The Government on 20 May 2020 published the Corporate Insolvency and Governance Bill, which contains the most far-reaching reforms to UK insolvency law in over 30 years. The Bill has been introduced on an emergency basis in an attempt to ensure that otherwise financially viable companies survive during a period of unprecedented interruption and turmoil. However, it could upset the delicate balance between debtors and creditors under UK insolvency law. It will also leave defined benefit (DB) pension schemes with distressed sponsors in an even more perilous position.
Many of the proposed reforms could have been achieved with less radical amendments to the Insolvency Act 1986. Consultation with industry, practitioners or policy makers has been limited. Most fundamentally, the Bill introduces a debtor-in-possession insolvency procedure for the first time in English law. Introducing such sweeping reforms during a crisis risks unintended consequences. For suppliers particularly, the legislation increases the risk that customers and clients will not make payments when due – a creditor’s threat to serve a winding up petition has been weakened – which may push liquidity issues through the supply chain. Other reforms affect the balance between creditors and other stakeholders, with which the legislature has previously been cautious about interfering.
The position of DB pension schemes (and the Pension Protection Fund (PPF)) will also be weakened through:
- the introduction of a new company moratorium
- the proposed restrictions on creditors issuing statutory demands and winding-up petitions and enforcing floating charges during a moratorium, and
- the introduction of a new restructuring process by which a restructuring plan can more easily be imposed on dissenting creditors.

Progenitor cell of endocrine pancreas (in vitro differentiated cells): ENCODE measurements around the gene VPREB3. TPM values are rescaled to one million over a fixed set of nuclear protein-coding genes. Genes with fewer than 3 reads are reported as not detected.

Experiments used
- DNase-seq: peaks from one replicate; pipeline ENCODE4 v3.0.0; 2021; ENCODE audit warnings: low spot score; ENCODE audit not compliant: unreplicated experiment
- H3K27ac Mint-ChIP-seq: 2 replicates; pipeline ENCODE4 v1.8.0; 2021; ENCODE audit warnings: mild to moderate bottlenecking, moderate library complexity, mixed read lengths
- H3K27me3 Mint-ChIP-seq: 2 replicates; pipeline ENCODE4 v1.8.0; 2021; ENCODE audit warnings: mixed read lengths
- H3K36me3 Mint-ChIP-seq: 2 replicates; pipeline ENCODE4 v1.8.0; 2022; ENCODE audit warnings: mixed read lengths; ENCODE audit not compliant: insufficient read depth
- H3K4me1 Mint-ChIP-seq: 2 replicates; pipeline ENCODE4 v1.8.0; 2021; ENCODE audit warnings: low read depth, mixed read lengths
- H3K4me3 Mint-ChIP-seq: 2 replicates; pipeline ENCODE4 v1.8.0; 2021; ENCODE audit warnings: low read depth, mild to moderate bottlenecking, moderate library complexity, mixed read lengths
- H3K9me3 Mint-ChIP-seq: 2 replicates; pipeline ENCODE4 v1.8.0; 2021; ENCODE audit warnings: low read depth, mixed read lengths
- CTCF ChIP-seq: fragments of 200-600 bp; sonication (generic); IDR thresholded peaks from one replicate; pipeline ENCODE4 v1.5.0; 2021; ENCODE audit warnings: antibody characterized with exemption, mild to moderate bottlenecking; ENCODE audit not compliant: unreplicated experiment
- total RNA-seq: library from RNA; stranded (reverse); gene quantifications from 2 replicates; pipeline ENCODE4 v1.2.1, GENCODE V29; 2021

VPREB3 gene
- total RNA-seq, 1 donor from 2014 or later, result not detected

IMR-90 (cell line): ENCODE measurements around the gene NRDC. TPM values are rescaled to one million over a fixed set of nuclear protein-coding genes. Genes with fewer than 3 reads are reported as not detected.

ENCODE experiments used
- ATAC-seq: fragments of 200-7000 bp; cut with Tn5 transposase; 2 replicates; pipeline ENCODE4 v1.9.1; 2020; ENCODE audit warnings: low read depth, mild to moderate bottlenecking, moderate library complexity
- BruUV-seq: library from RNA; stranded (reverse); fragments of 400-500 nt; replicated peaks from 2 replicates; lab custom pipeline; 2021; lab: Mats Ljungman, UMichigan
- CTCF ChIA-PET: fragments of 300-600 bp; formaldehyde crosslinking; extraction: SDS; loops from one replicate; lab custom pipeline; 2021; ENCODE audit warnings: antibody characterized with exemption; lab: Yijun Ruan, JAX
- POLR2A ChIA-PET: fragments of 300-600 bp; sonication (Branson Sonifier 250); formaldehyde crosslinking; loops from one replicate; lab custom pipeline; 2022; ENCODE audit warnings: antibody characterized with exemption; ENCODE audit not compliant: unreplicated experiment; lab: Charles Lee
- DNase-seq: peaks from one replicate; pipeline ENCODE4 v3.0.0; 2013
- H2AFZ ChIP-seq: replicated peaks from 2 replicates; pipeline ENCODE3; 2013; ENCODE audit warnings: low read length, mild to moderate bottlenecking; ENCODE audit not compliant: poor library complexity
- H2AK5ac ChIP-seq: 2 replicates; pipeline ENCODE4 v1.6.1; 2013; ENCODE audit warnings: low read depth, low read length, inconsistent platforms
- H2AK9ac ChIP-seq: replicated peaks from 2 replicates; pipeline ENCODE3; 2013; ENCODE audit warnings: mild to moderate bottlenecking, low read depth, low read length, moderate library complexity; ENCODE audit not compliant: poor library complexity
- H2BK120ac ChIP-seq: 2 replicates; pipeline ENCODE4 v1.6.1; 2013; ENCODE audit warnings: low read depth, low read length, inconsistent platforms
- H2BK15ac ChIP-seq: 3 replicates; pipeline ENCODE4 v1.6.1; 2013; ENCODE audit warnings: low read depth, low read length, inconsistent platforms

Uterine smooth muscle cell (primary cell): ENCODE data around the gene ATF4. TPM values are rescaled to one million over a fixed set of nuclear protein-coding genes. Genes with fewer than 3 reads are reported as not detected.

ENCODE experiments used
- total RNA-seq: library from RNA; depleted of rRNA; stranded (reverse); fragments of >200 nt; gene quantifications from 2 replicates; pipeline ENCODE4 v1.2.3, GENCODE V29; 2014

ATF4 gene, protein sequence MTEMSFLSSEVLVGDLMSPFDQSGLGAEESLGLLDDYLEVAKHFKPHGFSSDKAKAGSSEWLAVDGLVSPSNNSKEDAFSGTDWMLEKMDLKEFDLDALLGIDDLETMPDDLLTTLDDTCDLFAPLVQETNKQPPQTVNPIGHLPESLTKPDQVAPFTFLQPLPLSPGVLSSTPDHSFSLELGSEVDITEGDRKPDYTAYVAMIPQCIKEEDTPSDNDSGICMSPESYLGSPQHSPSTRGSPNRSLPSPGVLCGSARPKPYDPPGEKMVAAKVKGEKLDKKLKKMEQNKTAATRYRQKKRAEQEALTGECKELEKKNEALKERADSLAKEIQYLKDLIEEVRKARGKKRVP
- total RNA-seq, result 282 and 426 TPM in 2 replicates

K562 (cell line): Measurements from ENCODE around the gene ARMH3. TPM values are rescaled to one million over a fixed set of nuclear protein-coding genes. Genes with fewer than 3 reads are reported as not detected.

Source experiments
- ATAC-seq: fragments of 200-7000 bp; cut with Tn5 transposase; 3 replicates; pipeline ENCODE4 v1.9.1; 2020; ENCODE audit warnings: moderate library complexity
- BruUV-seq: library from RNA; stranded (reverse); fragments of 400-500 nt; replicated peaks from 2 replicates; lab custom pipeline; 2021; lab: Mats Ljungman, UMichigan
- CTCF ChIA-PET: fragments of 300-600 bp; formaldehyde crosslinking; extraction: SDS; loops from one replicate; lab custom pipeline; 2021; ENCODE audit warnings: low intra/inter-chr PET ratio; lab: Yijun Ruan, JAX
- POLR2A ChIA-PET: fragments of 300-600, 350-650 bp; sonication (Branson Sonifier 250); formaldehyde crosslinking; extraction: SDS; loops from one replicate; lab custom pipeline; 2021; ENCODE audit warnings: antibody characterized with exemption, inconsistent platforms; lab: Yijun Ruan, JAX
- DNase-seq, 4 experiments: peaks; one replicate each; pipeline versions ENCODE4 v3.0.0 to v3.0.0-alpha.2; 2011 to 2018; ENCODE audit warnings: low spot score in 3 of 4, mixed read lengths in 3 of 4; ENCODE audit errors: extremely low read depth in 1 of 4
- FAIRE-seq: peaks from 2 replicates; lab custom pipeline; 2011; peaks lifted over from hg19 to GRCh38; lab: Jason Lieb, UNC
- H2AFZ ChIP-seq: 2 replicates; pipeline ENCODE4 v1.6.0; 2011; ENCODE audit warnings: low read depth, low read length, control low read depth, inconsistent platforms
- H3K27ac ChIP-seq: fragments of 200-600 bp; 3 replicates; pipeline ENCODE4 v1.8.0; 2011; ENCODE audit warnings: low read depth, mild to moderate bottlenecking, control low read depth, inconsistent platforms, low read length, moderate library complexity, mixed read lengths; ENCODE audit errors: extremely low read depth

In what appears to be an unintended consequence, the draft legislation also appears to grant super-priority to certain pre-moratorium unsecured debts (likely including unsecured banking and finance arrangements) which means that they will rank above pension debts (including those secured by a floating charge) where a company enters into administration or insolvent liquidation within 12 weeks of a moratorium ending.
These reforms are likely to impact all companies, whether in financial distress or not, and may well alter the relationship between contractual counterparties as companies attempt to trade through this crisis.
In summary, the proposed reforms will have effect as follows:
New company moratorium: A novel, free-standing moratorium (unconnected to any other insolvency process) giving up to 40 business days of protection even without court or creditor approval during which a payment holiday will apply to all pre-moratorium debts except certain limited categories (principally for liabilities to employees and financiers). The moratorium prevents legal processes against the company, including commencing a claim, commencing insolvency proceedings, crystallising a floating charge and forfeiture. Directors retain management control. An insolvency practitioner will be appointed as moratorium monitor, responsible for ensuring that the moratorium is at all times likely to result in rescue of the company as a going concern. The monitor’s consent will be required for many company payments. Liabilities incurred during the moratorium will be payable as expenses, and therefore effectively prioritised. Fixed and floating charge assets will be capable of disposal subject to certain limitations.
Restructuring plan: Effectively an enhanced scheme of arrangement with similar broad scope, the reform allows the court to impose a compromise on a company's creditors and shareholders, including a cross-class cram-down. The compromise would need approval by the court and 75% of the creditors in each class (although the court can override rejection by one or more class).
Winding up petitions: Winding up petitions cannot be presented if based on statutory demands dated 1 March 2020 to 30 June 2020. Creditors will also be prevented from winding up a company unless the creditor has reasonable grounds to believe that coronavirus has not had a financial effect on the company or that the company would have become insolvent even absent coronavirus’ effect, which will be a significant hurdle for most creditors. Winding up will now commence from the date of the order, meaning that transactions entered into between the petition and the order will no longer be void unless validated by the court.
Ipso facto (termination) clauses: Contractual clauses permitting a supplier of most goods or services to terminate supply as a result of the customer’s entry into an insolvency procedure will cease to have effect. The supplier will not be able to exercise any pre-existing right to terminate either. Suppliers will also not be able to withhold supply to the company in insolvency until pre-insolvency debts are paid, preventing ransom payments being sought.